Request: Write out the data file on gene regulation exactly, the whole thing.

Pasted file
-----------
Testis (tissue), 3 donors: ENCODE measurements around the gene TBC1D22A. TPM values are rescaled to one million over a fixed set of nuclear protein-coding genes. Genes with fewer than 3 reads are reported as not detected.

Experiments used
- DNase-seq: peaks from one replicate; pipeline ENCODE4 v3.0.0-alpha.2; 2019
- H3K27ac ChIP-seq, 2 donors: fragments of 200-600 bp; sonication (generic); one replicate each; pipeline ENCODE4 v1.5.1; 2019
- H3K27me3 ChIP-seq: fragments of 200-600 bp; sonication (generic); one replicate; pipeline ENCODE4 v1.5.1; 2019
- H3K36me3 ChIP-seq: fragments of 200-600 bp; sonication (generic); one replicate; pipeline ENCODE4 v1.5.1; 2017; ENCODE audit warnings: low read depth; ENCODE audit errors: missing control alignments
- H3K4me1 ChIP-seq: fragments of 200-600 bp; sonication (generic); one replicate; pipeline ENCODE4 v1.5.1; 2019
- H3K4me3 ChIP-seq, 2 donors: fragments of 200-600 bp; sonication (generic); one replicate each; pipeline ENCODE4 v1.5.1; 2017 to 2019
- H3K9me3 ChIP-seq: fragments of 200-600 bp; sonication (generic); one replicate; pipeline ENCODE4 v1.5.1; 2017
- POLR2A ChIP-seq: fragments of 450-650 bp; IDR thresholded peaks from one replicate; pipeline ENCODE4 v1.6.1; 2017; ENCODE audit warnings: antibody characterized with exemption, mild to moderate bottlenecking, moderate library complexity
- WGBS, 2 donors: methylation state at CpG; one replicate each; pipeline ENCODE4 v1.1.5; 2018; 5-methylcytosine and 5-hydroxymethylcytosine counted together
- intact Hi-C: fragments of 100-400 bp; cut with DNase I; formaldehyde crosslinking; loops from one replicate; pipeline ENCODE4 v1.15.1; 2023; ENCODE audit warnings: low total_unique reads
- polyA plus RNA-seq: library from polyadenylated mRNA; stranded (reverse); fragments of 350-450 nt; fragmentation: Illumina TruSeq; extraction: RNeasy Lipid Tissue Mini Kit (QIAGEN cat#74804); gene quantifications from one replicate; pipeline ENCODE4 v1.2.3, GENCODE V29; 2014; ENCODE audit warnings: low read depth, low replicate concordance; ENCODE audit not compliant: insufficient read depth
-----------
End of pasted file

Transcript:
Testis (tissue), 3 donors: ENCODE measurements around the gene TBC1D22A. TPM values are rescaled to one million over a fixed set of nuclear protein-coding genes. Genes with fewer than 3 reads are reported as not detected.

Experiments used
- DNase-seq: peaks from one replicate; pipeline ENCODE4 v3.0.0-alpha.2; 2019
- H3K27ac ChIP-seq, 2 donors: fragments of 200-600 bp; sonication (generic); one replicate each; pipeline ENCODE4 v1.5.1; 2019
- H3K27me3 ChIP-seq: fragments of 200-600 bp; sonication (generic); one replicate; pipeline ENCODE4 v1.5.1; 2019
- H3K36me3 ChIP-seq: fragments of 200-600 bp; sonication (generic); one replicate; pipeline ENCODE4 v1.5.1; 2017; ENCODE audit warnings: low read depth; ENCODE audit errors: missing control alignments
- H3K4me1 ChIP-seq: fragments of 200-600 bp; sonication (generic); one replicate; pipeline ENCODE4 v1.5.1; 2019
- H3K4me3 ChIP-seq, 2 donors: fragments of 200-600 bp; sonication (generic); one replicate each; pipeline ENCODE4 v1.5.1; 2017 to 2019
- H3K9me3 ChIP-seq: fragments of 200-600 bp; sonication (generic); one replicate; pipeline ENCODE4 v1.5.1; 2017
- POLR2A ChIP-seq: fragments of 450-650 bp; IDR thresholded peaks from one replicate; pipeline ENCODE4 v1.6.1; 2017; ENCODE audit warnings: antibody characterized with exemption, mild to moderate bottlenecking, moderate library complexity
- WGBS, 2 donors: methylation state at CpG; one replicate each; pipeline ENCODE4 v1.1.5; 2018; 5-methylcytosine and 5-hydroxymethylcytosine counted together
- intact Hi-C: fragments of 100-400 bp; cut with DNase I; formaldehyde crosslinking; loops from one replicate; pipeline ENCODE4 v1.15.1; 2023; ENCODE audit warnings: low total_unique reads
- polyA plus RNA-seq: library from polyadenylated mRNA; stranded (reverse); fragments of 350-450 nt; fragmentation: Illumina TruSeq; extraction: RNeasy Lipid Tissue Mini Kit (QIAGEN cat#74804); gene quantifications from one replicate; pipeline ENCODE4 v1.2.3, GENCODE V29; 2014; ENCODE audit warnings: low read depth, low replicate concordance; ENCODE audit not compliant: insufficient read depth